Note on Naming Other Human Beings

I am somewhat in awe of the fact that I have the power and the responsibility to choose another person’s name. It seems like it could have such an important impact on his or her life, that it could set the tone for much of their existence from the first impressions that people who have of them to whether they “match up” with their name in some way once they have lived with it for a while. And, as a language nerd, I hope that the name sounds good, flows well, and has some sort of personal significance.

Micah and I have a short list of names that we are considering for this little girl and as we get closer to the day when we will actually meet her, it makes me a little bit nervous to think that we may have missed something in our careful combing of the thousands of possibilities: not only that we may have missed a name that would be great, but that we may have missed something that should have killed one of the names we’re considering ages ago. I just hope that once we meet her and get a chance to match the name with the face, it’ll feel as right as it did when we named the boys.

Have you had a hard time naming your kids? Do you wait until they are born to announce, or do you, like us, feel that the baby comes first and the name after?

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4 Comments

  1. We have a list of scientific names and such that can have normal nicknames, e.g. Ester= Esther, Benzaldehyde= Ben, etc. I don’t think we have the guts to actually use them, but we’ve never been tested.

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    lizzie Reply:

    Hahaha! I love that idea. I think many people, knowing you, might think that Benzaldehyde were Biblical rather than scientific.

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  2. We name our children early, as soon as we find out boy or girl, and refer to them by name from then on.

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    lizzie Reply:

    This makes sense to me, but I have never been able to commit to it, especially since we don’t even start discussing names until after the baby is born. But I do frequently “test” the names in my head throughout my pregnancy to see if I could get used to calling my child that name.

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  3. We have a boy and girl name picked out by the time we go to the ultrasound. Once we know if we’re having a boy or a girl, then we narrow down the middle name. We have enjoyed talking and referring to them by their name from then on. It made them seem even more dimensional and real and was a nice help in bonding. Maybe we are just lucky, but their name has always fit well with the face and grown well with them as well. We actually make a point to not use family names, but rather choose names we love and that have a bit of meaning to us. The exception was baby #3. We thought our second girl would be Eden, but early in my pregnancy I kept picturing a lite girl named Hazel. She was so sweet (this was really early on before we even knew the baby was a girl) When we found out it was a girl, we felt like she was just meant to be Hazel. And she is perfectly Hazel 😉 Perhaps one day we will have our Eden, but I am overjoyed we have our Sawyer, Aspen, and Hazel ;). We will look foremeatd to hearing what you decide to name your little girl!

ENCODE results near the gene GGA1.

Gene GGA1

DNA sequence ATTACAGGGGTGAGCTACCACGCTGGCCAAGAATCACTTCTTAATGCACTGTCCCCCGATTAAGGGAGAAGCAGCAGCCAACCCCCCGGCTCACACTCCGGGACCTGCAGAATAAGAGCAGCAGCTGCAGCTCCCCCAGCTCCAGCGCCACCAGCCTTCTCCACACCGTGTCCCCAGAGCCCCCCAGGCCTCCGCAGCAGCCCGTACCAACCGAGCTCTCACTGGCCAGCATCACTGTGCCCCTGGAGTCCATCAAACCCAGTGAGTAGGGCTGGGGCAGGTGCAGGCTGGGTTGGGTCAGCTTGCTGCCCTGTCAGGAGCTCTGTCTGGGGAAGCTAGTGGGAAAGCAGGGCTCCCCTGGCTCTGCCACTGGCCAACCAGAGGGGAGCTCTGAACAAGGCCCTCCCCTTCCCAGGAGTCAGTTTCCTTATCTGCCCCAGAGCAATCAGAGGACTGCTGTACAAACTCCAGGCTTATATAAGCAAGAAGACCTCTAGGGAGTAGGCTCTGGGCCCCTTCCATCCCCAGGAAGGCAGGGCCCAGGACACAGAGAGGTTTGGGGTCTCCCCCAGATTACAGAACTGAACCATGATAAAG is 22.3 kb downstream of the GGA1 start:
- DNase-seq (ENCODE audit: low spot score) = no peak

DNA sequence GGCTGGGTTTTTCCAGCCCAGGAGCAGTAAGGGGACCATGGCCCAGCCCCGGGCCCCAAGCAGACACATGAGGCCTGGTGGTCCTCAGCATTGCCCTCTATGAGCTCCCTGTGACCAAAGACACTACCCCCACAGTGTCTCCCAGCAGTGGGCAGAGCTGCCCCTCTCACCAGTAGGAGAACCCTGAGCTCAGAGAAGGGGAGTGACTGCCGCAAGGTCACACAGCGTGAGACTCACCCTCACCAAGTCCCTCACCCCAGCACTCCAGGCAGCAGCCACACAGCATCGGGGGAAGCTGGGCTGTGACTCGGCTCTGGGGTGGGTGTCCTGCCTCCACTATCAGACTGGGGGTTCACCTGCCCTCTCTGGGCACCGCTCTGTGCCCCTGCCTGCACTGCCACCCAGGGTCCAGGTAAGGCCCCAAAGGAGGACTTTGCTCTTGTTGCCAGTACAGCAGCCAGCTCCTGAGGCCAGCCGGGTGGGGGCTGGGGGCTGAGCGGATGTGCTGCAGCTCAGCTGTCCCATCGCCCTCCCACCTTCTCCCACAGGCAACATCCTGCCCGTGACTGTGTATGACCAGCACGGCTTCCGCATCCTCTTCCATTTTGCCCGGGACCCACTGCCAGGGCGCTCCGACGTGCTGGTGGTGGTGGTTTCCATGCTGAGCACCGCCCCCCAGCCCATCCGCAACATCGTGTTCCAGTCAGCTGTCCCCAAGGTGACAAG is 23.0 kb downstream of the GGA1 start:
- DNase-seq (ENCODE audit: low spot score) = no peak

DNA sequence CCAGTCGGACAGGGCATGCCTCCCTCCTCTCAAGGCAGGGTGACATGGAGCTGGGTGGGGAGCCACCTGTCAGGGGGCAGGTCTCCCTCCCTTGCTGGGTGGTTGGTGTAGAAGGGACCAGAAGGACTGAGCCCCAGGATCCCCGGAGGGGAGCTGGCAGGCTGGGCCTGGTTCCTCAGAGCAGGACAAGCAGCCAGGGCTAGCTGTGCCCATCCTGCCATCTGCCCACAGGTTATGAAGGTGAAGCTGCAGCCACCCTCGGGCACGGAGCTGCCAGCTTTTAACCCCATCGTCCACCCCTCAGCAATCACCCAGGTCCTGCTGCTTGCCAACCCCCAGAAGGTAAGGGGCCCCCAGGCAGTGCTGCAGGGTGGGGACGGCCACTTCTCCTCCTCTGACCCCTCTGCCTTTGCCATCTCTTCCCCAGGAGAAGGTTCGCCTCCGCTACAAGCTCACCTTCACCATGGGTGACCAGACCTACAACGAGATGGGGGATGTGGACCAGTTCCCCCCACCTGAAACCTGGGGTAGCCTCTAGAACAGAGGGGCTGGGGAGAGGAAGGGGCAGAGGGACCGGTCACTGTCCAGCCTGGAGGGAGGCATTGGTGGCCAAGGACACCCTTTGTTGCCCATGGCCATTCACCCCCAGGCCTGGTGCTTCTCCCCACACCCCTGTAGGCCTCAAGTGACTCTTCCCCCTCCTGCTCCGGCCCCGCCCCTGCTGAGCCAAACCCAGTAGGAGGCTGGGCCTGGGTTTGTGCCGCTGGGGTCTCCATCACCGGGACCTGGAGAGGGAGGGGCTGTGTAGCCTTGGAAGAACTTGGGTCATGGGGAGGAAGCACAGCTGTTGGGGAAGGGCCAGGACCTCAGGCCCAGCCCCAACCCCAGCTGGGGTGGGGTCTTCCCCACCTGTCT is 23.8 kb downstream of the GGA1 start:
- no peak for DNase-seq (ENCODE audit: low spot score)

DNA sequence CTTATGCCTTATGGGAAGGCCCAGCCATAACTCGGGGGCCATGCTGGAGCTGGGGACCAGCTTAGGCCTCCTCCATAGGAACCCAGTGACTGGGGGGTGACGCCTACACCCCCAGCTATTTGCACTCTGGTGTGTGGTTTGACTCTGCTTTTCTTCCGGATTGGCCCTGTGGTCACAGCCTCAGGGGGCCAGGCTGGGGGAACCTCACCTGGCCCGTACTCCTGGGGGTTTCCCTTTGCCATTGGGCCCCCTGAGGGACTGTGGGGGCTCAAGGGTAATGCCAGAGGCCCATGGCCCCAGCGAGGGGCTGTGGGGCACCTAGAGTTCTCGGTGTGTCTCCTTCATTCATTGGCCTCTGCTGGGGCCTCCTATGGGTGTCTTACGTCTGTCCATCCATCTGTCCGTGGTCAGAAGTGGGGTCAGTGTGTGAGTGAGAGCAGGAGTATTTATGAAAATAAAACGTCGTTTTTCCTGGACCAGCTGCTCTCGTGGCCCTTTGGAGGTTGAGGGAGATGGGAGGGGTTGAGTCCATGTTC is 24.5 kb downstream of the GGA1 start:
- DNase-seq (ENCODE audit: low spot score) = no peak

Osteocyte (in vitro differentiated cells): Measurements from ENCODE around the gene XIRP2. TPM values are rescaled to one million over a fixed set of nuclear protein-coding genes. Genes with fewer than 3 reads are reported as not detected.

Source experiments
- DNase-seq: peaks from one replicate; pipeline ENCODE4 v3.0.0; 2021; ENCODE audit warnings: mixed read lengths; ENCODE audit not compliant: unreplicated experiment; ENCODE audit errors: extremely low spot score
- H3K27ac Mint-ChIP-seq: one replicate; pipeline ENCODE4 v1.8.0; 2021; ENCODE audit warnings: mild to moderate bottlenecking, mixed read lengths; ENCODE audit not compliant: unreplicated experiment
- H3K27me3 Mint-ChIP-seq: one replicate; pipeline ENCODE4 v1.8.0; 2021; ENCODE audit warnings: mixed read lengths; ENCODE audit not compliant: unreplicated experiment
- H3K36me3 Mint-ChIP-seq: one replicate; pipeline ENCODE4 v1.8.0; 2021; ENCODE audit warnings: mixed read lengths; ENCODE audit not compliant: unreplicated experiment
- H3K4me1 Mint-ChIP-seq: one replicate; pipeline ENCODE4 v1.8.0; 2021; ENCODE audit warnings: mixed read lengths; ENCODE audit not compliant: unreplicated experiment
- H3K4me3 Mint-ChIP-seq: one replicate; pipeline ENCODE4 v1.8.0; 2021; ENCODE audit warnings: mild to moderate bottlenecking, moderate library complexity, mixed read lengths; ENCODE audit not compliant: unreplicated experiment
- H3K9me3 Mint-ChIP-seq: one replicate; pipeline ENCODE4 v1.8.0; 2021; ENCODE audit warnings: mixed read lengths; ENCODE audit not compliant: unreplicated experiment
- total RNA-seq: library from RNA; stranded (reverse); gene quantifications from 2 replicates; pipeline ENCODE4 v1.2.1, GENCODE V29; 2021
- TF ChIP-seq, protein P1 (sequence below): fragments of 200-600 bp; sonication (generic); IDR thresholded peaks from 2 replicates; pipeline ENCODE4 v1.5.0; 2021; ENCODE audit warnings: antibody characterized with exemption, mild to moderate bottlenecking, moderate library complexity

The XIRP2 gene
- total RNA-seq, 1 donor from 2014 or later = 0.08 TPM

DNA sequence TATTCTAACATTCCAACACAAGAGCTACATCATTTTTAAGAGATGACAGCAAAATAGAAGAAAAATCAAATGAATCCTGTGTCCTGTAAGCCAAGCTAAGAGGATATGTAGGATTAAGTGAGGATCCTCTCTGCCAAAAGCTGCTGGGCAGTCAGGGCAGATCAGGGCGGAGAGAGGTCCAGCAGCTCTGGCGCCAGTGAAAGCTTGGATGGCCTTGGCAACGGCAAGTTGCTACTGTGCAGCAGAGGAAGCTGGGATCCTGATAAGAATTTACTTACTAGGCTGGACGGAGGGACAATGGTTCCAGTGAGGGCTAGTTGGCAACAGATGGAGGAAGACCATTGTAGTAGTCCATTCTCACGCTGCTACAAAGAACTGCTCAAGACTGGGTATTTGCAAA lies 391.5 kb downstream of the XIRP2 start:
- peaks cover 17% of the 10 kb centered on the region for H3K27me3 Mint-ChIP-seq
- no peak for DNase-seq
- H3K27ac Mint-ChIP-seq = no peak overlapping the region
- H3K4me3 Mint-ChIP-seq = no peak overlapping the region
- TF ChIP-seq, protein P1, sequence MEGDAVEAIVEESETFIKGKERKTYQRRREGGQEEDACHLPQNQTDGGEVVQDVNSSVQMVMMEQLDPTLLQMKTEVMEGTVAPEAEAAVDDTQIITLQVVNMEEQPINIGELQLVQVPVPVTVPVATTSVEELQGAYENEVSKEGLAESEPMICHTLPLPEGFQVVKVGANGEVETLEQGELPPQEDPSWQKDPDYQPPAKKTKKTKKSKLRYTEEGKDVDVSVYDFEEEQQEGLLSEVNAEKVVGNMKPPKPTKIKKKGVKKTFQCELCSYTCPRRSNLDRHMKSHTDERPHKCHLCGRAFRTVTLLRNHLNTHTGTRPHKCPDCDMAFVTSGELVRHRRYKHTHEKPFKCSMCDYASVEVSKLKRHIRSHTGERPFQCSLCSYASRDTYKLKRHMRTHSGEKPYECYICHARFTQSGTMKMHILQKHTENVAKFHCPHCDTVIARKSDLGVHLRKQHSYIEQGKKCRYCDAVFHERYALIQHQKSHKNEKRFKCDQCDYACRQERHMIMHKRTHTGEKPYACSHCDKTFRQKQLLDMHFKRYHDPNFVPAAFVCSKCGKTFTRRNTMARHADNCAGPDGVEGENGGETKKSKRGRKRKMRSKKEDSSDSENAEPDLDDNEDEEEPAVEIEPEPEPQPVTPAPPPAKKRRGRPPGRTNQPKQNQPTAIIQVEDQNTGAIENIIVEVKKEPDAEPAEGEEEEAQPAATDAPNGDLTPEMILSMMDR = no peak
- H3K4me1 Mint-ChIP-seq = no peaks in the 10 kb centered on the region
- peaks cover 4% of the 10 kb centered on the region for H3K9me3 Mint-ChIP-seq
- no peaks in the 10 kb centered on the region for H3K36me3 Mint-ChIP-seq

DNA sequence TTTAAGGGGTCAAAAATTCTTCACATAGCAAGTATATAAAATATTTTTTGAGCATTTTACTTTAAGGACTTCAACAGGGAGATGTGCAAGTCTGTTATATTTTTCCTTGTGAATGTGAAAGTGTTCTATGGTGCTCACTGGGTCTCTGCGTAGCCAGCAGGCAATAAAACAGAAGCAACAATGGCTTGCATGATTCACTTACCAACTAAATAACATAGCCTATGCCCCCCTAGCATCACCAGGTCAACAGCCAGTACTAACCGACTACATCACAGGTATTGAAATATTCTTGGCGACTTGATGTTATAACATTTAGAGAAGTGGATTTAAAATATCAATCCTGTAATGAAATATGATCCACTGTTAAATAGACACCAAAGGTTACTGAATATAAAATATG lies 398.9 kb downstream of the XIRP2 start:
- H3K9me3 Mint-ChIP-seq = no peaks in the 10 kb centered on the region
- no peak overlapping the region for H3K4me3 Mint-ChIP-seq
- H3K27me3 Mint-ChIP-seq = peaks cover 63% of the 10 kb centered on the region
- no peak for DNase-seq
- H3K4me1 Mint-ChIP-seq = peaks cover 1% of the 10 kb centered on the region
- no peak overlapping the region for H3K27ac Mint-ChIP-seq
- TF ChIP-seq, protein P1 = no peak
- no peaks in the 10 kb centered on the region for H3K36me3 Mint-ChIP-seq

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    lizzie Reply:

    I find it amazing that you are able to settle – and agree – on two names you like before you even know if it’s a boy or girl! Micah won’t even discuss names until after we know because it makes our job twice as easy.

    And I love the story about Hazel’s name. I think she will be happy to hear it as well when she’s old enough to understand.

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  4. We’re like you, we don’t settle on a name until after baby is born, but have a list of about 5 names. By the time we’re going to the hospital, we usually have a good feeling about which name, but it’s not official until we see the kid and both agree it fits.

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    lizzie Reply:

    I’m glad to hear we have the same strategy. It definitely made a difference for me when we were naming Squish. I just couldn’t commit to it until I saw him.

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